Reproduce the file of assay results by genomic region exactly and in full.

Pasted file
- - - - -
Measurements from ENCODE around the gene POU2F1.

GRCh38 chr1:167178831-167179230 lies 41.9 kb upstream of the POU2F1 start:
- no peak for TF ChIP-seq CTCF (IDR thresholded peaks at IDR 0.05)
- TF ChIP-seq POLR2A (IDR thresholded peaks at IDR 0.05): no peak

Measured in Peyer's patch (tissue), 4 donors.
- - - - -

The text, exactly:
Measurements from ENCODE around the gene POU2F1.

GRCh38 chr1:167178831-167179230 lies 41.9 kb upstream of the POU2F1 start:
- no peak for TF ChIP-seq CTCF (IDR thresholded peaks at IDR 0.05)
- TF ChIP-seq POLR2A (IDR thresholded peaks at IDR 0.05): no peak

Measured in Peyer's patch (tissue), 4 donors.